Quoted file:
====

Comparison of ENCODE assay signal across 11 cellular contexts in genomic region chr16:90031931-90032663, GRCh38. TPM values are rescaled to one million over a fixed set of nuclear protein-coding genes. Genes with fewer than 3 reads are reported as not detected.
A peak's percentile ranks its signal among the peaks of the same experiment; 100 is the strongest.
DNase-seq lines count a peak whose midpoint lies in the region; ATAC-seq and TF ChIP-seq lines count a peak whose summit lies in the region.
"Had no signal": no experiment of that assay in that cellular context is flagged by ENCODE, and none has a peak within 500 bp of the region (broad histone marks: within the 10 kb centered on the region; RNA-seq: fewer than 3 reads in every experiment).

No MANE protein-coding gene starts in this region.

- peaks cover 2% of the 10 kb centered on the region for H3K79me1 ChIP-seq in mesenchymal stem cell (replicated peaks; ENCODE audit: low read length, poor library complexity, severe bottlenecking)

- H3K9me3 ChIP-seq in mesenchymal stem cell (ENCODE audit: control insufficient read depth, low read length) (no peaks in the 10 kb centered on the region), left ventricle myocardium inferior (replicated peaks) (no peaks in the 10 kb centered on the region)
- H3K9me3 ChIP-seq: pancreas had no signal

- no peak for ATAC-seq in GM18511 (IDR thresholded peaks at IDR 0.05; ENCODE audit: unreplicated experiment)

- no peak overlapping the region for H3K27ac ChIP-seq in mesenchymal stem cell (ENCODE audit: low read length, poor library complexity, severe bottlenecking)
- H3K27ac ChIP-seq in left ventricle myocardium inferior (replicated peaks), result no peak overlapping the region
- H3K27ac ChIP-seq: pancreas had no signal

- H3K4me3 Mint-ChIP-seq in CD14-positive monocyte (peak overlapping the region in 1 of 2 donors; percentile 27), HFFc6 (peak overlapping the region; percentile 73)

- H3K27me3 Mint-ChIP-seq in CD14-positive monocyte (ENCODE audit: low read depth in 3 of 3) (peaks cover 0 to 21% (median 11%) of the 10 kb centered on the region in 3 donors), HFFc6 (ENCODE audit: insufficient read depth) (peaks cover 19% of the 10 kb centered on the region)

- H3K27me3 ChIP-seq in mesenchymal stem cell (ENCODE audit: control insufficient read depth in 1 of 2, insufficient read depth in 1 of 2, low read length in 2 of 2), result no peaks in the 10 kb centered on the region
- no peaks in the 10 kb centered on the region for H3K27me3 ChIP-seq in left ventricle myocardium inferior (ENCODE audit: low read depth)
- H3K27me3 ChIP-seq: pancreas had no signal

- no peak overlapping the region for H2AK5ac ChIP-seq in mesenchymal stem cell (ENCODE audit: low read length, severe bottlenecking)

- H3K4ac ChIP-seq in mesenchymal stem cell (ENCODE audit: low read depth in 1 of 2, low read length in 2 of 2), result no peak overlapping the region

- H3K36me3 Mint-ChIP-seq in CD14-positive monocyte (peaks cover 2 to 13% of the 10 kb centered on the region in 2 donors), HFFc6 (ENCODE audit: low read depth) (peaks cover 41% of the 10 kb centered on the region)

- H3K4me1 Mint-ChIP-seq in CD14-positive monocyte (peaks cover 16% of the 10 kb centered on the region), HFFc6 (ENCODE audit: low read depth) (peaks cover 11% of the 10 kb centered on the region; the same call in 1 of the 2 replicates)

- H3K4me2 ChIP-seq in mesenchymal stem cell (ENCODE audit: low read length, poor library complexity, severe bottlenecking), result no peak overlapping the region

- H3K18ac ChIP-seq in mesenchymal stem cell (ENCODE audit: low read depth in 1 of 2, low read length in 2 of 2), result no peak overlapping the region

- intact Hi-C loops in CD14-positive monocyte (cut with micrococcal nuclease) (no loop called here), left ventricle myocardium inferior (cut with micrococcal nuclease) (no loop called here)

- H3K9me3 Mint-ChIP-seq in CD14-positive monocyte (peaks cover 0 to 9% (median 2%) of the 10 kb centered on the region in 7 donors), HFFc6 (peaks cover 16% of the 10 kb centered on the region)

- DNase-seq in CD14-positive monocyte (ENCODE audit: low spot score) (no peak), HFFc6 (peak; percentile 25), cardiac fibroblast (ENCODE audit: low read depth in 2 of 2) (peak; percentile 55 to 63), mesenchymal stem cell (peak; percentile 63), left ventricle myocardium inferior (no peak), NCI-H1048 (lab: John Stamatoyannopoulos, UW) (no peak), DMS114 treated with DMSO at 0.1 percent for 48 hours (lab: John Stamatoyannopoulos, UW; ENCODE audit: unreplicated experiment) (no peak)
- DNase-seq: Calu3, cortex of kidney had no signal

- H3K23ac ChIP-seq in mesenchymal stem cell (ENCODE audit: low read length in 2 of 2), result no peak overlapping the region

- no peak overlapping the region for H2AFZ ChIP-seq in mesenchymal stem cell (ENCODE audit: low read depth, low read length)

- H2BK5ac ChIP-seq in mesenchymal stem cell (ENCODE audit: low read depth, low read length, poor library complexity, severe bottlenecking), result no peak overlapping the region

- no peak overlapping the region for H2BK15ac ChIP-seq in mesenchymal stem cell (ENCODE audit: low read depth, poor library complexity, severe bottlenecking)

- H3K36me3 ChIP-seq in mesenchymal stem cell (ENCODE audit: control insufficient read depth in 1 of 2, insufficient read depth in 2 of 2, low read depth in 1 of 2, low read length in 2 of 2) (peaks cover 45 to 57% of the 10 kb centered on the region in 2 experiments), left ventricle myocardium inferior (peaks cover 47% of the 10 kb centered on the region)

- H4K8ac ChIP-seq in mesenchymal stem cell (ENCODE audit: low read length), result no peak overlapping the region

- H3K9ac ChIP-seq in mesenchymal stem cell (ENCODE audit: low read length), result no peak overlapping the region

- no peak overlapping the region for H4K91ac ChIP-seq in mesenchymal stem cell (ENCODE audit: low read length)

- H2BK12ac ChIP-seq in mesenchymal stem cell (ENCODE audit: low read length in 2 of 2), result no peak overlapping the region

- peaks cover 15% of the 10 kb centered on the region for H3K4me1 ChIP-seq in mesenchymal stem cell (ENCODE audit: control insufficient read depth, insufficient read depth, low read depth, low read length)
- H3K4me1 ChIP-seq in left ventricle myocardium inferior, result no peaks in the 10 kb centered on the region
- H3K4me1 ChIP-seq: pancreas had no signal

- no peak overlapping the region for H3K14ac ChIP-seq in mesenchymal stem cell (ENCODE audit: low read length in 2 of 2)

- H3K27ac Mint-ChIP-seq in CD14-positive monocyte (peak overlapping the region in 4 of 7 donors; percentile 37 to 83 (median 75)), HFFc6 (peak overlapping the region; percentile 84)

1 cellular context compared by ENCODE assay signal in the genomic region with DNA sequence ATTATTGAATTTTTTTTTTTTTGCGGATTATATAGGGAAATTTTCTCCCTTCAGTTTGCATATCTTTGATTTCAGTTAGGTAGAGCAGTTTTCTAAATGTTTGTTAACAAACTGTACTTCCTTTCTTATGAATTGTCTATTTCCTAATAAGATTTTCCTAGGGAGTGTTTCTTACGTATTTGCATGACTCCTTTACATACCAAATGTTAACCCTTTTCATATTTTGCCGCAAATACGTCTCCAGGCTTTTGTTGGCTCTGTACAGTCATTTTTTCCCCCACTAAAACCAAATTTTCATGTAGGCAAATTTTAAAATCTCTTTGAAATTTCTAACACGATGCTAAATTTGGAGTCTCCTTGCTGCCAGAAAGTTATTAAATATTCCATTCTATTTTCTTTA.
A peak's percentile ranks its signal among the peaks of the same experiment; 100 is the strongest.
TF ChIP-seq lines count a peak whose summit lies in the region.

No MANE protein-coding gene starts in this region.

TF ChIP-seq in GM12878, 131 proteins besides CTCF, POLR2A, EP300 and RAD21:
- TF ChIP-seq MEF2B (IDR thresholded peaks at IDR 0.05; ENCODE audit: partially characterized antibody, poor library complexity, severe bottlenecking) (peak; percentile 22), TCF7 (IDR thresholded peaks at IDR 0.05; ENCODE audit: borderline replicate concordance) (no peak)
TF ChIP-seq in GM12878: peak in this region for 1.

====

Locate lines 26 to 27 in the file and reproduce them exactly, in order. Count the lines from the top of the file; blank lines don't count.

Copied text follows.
- DNase-seq in CD14-positive monocyte (ENCODE audit: low spot score) (no peak), HFFc6 (peak; percentile 25), cardiac fibroblast (ENCODE audit: low read depth in 2 of 2) (peak; percentile 55 to 63), mesenchymal stem cell (peak; percentile 63), left ventricle myocardium inferior (no peak), NCI-H1048 (lab: John Stamatoyannopoulos, UW) (no peak), DMS114 treated with DMSO at 0.1 percent for 48 hours (lab: John Stamatoyannopoulos, UW; ENCODE audit: unreplicated experiment) (no peak)
- DNase-seq: Calu3, cortex of kidney had no signal